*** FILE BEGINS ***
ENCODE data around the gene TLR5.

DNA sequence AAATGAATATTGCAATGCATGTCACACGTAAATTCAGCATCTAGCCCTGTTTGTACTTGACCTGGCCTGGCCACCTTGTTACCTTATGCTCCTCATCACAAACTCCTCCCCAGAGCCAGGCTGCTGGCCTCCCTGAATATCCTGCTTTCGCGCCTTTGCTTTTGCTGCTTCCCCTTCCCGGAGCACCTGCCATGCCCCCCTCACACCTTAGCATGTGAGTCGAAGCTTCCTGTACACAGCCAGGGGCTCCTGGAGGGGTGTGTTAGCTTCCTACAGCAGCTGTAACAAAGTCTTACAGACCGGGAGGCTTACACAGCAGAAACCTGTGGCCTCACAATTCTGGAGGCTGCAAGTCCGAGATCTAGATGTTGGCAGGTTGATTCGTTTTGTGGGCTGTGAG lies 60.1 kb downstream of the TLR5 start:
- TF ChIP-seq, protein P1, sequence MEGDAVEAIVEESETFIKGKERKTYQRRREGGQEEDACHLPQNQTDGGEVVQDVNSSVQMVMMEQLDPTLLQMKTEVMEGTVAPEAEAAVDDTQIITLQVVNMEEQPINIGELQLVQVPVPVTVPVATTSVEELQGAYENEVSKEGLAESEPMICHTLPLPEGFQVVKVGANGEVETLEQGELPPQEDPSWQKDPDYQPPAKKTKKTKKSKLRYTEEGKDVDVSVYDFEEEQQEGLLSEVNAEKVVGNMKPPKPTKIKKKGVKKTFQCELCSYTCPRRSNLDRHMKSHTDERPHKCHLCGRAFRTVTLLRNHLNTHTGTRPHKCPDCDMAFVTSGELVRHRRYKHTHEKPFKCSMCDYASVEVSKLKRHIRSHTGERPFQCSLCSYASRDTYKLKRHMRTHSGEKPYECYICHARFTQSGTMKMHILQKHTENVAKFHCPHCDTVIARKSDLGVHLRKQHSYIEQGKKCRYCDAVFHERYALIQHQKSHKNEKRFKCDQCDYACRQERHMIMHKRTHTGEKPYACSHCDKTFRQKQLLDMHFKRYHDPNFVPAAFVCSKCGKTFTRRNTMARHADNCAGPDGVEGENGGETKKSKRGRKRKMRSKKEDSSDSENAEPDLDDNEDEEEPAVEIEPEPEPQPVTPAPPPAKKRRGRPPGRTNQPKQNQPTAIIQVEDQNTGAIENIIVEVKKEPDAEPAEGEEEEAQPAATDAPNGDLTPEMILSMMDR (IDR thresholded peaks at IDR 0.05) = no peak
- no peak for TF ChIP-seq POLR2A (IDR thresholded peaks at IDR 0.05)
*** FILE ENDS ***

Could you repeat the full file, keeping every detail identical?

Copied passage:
ENCODE data around the gene TLR5.

DNA sequence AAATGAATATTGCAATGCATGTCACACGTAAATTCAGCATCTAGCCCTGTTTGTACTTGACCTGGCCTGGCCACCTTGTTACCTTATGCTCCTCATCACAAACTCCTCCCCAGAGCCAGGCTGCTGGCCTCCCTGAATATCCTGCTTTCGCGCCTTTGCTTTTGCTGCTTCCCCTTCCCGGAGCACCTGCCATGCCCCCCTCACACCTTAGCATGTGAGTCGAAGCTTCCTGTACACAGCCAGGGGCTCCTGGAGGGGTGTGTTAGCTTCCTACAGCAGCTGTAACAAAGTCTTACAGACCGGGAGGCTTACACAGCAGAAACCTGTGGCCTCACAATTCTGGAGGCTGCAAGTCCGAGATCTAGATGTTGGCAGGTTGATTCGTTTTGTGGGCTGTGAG lies 60.1 kb downstream of the TLR5 start:
- TF ChIP-seq, protein P1, sequence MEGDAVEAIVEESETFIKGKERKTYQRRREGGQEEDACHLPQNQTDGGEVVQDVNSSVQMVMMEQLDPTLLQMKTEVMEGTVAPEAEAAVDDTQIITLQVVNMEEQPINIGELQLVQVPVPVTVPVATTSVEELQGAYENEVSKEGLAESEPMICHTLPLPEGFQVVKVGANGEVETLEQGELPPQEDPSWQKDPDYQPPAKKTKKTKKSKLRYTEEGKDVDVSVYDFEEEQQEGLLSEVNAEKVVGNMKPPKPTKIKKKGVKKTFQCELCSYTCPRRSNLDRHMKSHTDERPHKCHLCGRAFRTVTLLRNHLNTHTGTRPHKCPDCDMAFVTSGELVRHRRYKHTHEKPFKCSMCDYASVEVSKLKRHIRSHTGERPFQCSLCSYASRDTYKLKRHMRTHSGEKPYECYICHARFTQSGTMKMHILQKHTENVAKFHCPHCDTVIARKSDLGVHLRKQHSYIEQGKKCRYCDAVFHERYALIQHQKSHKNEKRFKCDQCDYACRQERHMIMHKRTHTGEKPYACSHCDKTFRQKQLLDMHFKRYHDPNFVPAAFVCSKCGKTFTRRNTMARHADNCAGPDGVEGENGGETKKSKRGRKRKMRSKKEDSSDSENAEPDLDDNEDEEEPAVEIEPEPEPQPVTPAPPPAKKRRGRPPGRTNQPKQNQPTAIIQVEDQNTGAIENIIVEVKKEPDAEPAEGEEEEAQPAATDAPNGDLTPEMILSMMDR (IDR thresholded peaks at IDR 0.05) = no peak
- no peak for TF ChIP-seq POLR2A (IDR thresholded peaks at IDR 0.05)